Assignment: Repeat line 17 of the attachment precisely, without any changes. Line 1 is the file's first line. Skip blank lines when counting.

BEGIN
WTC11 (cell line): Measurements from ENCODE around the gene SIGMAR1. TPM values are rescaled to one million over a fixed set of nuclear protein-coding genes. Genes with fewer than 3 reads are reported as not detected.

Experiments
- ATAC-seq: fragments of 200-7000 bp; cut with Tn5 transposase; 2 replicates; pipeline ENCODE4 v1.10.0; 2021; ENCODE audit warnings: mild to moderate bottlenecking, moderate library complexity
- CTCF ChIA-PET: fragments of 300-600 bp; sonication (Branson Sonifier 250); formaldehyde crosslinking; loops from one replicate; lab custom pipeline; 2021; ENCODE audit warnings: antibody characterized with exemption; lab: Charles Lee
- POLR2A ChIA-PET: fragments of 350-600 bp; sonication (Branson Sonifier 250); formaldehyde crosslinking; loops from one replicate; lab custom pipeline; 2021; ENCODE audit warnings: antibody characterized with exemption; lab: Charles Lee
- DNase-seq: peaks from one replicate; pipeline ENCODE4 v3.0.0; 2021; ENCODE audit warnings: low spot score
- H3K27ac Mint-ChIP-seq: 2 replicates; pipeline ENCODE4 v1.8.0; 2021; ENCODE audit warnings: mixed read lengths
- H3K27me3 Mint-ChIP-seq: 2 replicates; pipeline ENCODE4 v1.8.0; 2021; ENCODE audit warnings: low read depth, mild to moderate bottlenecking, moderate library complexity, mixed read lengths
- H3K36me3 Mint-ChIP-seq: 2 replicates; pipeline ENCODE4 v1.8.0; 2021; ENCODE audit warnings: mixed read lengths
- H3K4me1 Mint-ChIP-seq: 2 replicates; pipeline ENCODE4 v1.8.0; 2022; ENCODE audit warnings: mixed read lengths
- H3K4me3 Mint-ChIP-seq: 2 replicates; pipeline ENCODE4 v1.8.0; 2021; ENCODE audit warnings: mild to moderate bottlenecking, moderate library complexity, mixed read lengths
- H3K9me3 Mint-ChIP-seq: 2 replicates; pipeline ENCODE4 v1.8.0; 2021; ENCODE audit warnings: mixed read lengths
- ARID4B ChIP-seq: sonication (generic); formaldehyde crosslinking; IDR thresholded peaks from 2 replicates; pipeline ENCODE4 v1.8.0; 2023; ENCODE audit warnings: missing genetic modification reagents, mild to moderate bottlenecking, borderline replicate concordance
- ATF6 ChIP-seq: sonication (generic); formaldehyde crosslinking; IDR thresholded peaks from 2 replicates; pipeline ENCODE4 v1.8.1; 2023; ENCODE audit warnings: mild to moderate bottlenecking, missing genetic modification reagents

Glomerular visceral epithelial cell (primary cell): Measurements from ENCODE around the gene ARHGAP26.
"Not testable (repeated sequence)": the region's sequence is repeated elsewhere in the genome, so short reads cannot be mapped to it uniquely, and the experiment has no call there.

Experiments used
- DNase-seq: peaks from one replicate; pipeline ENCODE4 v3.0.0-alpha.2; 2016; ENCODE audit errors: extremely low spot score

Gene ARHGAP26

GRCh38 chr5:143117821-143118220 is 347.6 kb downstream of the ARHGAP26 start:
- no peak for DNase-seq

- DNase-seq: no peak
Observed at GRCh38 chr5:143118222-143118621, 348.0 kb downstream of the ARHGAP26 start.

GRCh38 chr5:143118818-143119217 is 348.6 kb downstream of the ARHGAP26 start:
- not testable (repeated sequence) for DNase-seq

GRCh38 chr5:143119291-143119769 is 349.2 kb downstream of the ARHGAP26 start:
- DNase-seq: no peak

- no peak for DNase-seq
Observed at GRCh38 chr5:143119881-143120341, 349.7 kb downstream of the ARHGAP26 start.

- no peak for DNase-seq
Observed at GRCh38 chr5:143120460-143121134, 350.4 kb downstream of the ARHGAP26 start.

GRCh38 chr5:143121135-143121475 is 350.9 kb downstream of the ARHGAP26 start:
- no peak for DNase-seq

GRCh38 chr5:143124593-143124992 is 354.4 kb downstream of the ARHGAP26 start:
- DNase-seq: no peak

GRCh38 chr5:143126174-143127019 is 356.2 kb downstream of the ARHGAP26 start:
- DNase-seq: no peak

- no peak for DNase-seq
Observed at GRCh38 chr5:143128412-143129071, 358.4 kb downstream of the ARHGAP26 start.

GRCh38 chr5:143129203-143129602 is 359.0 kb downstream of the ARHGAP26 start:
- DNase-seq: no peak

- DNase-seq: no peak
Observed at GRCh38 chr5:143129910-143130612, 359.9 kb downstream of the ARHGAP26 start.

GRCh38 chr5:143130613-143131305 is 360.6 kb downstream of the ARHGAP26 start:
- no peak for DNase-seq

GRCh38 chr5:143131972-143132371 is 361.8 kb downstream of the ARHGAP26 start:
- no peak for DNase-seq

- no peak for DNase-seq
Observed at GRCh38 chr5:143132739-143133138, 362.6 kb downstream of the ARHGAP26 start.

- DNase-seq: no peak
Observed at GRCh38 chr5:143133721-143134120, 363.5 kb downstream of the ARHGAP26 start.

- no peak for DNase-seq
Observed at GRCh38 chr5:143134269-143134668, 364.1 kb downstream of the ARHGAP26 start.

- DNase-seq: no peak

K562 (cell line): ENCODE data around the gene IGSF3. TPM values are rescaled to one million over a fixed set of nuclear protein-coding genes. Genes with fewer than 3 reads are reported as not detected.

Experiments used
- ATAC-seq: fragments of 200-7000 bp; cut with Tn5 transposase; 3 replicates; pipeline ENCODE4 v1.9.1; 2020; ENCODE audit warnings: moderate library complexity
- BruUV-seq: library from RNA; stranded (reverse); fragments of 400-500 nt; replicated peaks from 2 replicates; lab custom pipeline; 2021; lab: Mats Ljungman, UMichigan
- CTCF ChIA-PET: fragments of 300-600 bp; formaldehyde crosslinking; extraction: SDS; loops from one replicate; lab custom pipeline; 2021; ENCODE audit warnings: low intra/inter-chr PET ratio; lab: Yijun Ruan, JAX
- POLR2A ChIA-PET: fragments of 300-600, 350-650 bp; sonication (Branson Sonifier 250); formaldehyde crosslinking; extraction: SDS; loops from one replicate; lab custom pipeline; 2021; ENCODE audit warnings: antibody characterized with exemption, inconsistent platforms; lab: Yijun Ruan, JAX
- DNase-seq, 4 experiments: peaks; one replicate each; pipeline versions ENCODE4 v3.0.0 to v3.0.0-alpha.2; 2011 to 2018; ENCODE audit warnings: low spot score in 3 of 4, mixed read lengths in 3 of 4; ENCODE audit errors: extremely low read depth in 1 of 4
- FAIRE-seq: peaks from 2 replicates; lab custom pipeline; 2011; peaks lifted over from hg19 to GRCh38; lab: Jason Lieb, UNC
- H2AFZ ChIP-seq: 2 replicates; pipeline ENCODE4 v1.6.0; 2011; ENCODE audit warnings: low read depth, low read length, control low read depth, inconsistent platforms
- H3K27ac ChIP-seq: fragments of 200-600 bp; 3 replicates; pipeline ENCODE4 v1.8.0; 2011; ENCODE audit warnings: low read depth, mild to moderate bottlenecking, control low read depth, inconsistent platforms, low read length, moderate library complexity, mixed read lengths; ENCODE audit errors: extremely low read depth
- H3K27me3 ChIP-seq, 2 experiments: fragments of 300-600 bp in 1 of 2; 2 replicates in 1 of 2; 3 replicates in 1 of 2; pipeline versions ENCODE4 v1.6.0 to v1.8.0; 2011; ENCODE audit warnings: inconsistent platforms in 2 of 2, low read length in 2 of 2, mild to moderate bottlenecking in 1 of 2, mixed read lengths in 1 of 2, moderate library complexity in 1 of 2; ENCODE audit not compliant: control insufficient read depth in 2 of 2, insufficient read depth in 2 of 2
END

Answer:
Experiments used